I saw a distant figure emerging from between the two tops and soon he was telling me that I wasn’t having far to go, I was feeling the heat by this time but armed with this info I headed quickly to the top and walked along a level path and there it was the summit shelter. I had made it.
I left the rukkie and antenna stuff and headed to the summit, the trig point is no more and only the iron base pegs still show. I stood and took in the view which was excellent, Ime is the highest hill in the local area and the views in all directions are stunning.
No time to stand about so I looked at my watch and I had declared that I would be ‘active’ at 13.00 UTC so I wasn’t that far out. I called Roddy 2OØIOB using the handie and asked him to place a ‘spot’ for me mentioning my change of summit plus he was the first contact in the log.
Next was getting the 5 element beam ready, there was only a slight breeze which hopefully was to keep all those biting critturs away. I called and Steve UAU called back, I later worked Steve on 4m FM which I intended to try but I ended up just using the 4m handie and the duck antenna with no more success.
Another Paisley club member Stuart OXQ was next in the log, Stuart was in the Ayr area and just to the north in Troon, I next spoke with Tony BAO. Alan VTV from Greenock was next and I would imagine from his QTH it was line of sight and we discussed various radio related stuff before I broke off to find more contacts, regular chaser Andy USU from the Falkirk area was next in the log and after a short QSO, I called on .500 and hooked up with Kenny ZUN who was heading back to the Glasgow area after his activation of Beinn Dubh, it was his first activation so hopefully he will have been bitten with the bug and we have another keen VHF activator in the Central Belt area. Finally on 2m was another PARC member Brian HMZ who had headed just above Paisley to work me. It is good to have so many PARC members interested in SOTA either on the chasing and activating side, at last count 5 activators and slightly more chasers.
Contacts had been slow but steady but dried up after eight 2M FM contacts and one on 4M FM.
In between the radio work, I had stopped and spoke with the steady stream of walkers who made the summit. Mention has to be made of two Dutch lads who had hiked to the summit of Ime via Narnain, they had done the direct route over Narnain via the Spearhead dropped down into the bealach and then to Ime’s summit…with 25 kg plus packs!!! They had marked a spot just below the summit in which they were bivvying out overnight now that would have been fun. I looked across at the last rocky scramble I had done when on Narnain and noted how narrow the area I crossed to the summit was.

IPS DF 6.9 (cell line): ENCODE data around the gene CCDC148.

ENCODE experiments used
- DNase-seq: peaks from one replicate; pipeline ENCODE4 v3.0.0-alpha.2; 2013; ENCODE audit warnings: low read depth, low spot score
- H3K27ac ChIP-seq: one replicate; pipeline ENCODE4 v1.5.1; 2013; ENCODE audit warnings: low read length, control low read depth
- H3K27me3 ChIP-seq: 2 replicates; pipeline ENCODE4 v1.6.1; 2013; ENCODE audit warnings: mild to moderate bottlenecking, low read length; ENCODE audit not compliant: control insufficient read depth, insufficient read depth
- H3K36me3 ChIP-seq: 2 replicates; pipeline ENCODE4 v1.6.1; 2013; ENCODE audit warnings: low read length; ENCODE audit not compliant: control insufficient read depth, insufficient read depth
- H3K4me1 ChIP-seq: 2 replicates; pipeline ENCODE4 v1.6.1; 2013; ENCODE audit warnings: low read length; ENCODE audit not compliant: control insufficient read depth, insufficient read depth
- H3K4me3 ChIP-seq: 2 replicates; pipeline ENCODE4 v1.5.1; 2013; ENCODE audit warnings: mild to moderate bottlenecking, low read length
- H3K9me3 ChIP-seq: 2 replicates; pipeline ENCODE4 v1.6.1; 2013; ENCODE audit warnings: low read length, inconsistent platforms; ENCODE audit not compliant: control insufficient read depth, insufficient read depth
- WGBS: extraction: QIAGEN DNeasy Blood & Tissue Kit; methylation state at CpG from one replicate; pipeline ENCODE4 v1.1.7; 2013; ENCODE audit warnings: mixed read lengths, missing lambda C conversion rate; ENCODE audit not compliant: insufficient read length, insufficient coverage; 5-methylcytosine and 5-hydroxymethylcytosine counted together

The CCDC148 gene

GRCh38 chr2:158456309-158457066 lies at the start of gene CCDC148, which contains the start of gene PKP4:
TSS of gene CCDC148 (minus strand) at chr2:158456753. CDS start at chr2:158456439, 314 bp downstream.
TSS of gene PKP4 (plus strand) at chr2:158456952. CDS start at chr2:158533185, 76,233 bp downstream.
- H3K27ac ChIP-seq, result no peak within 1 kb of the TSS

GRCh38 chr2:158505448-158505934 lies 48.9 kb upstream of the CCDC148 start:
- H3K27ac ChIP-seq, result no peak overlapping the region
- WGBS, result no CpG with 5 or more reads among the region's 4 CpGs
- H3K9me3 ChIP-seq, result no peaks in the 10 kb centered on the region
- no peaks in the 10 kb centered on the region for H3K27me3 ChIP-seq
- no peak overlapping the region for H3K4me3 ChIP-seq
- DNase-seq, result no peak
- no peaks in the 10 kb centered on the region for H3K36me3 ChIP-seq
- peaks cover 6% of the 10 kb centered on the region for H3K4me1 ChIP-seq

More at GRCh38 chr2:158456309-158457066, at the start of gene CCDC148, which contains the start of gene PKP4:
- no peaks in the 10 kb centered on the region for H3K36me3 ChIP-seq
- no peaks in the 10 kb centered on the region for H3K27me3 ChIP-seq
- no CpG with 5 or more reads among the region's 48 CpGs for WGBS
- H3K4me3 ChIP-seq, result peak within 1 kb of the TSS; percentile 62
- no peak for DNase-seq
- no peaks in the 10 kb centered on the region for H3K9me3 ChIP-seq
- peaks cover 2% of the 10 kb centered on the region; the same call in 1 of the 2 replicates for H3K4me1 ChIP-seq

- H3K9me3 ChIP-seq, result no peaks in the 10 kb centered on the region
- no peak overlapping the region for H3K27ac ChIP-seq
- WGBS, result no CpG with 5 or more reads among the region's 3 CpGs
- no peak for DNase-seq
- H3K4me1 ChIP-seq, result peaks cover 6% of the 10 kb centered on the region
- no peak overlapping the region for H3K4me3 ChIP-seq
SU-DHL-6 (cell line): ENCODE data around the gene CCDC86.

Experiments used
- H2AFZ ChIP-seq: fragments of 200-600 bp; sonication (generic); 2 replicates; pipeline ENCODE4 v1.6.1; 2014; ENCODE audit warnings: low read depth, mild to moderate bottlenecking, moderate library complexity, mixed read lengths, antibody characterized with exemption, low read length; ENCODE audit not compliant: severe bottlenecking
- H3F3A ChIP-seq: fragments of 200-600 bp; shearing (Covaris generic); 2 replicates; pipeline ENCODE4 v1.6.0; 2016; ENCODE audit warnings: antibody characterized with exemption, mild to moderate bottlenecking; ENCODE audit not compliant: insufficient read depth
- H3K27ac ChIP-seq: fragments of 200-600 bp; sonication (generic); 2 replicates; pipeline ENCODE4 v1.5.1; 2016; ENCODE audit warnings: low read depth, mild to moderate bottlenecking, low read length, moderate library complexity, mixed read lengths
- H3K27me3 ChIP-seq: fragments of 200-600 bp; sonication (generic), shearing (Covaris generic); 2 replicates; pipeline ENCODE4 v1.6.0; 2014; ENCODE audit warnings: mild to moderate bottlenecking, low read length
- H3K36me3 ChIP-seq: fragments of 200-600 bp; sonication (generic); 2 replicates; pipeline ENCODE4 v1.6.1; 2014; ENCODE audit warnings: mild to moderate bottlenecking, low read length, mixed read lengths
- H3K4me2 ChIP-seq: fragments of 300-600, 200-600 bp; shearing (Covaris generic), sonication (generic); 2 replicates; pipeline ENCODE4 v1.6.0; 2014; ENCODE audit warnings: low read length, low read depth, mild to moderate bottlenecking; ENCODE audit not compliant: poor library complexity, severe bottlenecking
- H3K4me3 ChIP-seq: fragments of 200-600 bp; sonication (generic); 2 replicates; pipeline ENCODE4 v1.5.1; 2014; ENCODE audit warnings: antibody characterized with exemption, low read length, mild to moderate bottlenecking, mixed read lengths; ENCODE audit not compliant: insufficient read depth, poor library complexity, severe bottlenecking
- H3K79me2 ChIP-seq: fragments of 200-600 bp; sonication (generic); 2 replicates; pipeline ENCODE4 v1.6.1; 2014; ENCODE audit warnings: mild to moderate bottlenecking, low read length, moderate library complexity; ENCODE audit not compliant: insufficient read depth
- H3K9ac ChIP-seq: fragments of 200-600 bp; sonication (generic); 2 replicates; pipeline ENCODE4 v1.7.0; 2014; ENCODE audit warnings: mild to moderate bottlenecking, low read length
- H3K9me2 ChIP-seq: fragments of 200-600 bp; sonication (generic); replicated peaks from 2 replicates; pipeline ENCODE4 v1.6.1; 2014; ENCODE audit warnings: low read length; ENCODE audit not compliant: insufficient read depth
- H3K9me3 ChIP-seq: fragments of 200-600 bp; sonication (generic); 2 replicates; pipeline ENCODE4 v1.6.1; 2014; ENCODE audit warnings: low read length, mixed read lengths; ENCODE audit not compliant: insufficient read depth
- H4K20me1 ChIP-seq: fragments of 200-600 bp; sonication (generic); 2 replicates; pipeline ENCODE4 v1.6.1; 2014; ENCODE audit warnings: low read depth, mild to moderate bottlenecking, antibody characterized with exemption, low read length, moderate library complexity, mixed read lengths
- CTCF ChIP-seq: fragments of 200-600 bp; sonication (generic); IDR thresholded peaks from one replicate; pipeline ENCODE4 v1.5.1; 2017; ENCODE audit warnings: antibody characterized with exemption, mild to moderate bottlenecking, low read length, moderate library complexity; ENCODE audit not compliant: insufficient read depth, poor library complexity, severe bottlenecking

I had spent just over two hours on the summit playing radio and lazing when it was time to pack up and head back down the reverse route. It was a quick last look around then it was off down the occasionally slippery slopes to the bealach where I would pick up the path back to the junction at the head of the coire.
The path here is excellent and as I descended I spoke with most people I met. The before mentioned couple from Devon could not believe how beautiful this area was and I told them to wait and see what views awaited them from the top of the Cobbler their intended destination.
At the Narnain boulders I met a French couple who were looking for a camping spot on the Narnain side but everything was boggy, I told them of the other lads who were roughing it on Ime….. a walk too far for them I thought. The coire would be alive with the midge as soon as the breeze dropped.
Slowly but surely I made my way down the open hillside until I met the zigzag path again and made sure I wasn’t intending to stop for obvious reasons.
Two hours and a bit later, I spotted Katie and Lora waiting on me. The expedition backup had brought fresh orange juice but secretly I had lain dreaming of a cold pint of cider on Ime’s summit….someday eh ?
I’m glad I finally got Ime ticked off, the ‘butter mountain’ had always intrigued me. Will I return ? possibly but the Cobbler is next or maybe Luibhean which seems to be the forgotten hill in the area.
To finish what is a longer than usual post, I spoke with two obvious Munro baggers who ‘moaned’ about the boggy parts of Ime and when our conversation turned around to views from the top of the other local hills, I put forward Ben Donich as one of my favourites, ‘Is it a Munro?’ what else can I say…….
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Beinn Ime is 1011m ASL (3.317 ft)
translates as ‘the Butter mountain’
Peakbagger info HERE
Just as a wee extra…
Beinn Ime climbing info HERE
Beinn Narnain climbing info HERE
Geograph images HERE